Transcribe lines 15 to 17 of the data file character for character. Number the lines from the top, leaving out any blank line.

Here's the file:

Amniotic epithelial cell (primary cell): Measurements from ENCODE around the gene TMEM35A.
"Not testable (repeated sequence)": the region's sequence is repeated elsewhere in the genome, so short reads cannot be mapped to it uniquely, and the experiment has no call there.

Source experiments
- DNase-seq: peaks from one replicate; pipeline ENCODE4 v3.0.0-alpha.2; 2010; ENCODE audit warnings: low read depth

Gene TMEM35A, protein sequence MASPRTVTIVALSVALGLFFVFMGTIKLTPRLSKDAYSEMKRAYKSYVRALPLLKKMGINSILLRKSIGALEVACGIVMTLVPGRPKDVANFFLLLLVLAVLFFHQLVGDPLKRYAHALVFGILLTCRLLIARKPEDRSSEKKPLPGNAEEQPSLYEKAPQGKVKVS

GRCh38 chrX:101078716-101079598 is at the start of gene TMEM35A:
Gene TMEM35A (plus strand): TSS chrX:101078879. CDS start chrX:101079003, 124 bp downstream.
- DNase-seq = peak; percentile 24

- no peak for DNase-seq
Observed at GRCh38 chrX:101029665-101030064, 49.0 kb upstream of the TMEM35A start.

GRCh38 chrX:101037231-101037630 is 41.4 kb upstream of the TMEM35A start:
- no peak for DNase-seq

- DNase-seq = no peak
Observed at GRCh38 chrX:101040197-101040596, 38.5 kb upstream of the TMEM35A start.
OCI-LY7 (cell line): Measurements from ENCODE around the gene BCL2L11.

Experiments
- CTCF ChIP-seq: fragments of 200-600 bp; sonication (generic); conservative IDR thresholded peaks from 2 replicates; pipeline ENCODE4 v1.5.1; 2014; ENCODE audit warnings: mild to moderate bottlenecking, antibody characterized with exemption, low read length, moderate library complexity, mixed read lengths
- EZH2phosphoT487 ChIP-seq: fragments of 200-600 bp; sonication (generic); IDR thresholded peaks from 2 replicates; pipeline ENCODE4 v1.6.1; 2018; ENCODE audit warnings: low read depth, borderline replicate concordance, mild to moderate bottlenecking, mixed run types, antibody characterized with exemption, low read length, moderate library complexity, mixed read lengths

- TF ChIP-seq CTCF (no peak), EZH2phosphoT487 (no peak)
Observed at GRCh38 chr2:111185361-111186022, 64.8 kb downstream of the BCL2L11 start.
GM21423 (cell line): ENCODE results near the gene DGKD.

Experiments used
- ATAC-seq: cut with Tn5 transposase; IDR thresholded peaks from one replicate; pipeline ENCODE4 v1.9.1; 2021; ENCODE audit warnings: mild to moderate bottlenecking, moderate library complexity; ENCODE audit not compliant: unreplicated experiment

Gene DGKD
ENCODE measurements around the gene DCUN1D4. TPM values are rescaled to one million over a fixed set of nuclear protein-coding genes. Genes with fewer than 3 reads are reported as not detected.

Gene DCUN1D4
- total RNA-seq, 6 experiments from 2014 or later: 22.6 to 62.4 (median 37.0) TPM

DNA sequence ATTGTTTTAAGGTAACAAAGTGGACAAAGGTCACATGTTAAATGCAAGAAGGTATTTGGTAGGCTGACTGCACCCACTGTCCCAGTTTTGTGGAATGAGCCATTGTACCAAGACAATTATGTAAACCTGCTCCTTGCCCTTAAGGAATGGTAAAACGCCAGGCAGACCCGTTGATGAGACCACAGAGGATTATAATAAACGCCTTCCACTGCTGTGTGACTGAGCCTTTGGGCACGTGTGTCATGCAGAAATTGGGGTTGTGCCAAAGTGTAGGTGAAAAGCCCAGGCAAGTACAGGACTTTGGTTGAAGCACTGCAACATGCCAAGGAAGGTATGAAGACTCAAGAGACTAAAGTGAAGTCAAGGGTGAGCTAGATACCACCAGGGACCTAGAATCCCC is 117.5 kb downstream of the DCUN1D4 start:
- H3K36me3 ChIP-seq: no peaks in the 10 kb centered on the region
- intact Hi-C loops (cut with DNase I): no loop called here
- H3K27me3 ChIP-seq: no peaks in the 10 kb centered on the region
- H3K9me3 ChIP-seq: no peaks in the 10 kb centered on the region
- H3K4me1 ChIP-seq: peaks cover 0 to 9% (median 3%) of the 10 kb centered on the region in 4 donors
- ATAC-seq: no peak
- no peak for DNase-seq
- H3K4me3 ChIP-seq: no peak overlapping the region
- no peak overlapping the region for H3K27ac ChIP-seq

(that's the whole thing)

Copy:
OCI-LY7 (cell line): Measurements from ENCODE around the gene BCL2L11.

Experiments
- CTCF ChIP-seq: fragments of 200-600 bp; sonication (generic); conservative IDR thresholded peaks from 2 replicates; pipeline ENCODE4 v1.5.1; 2014; ENCODE audit warnings: mild to moderate bottlenecking, antibody characterized with exemption, low read length, moderate library complexity, mixed read lengths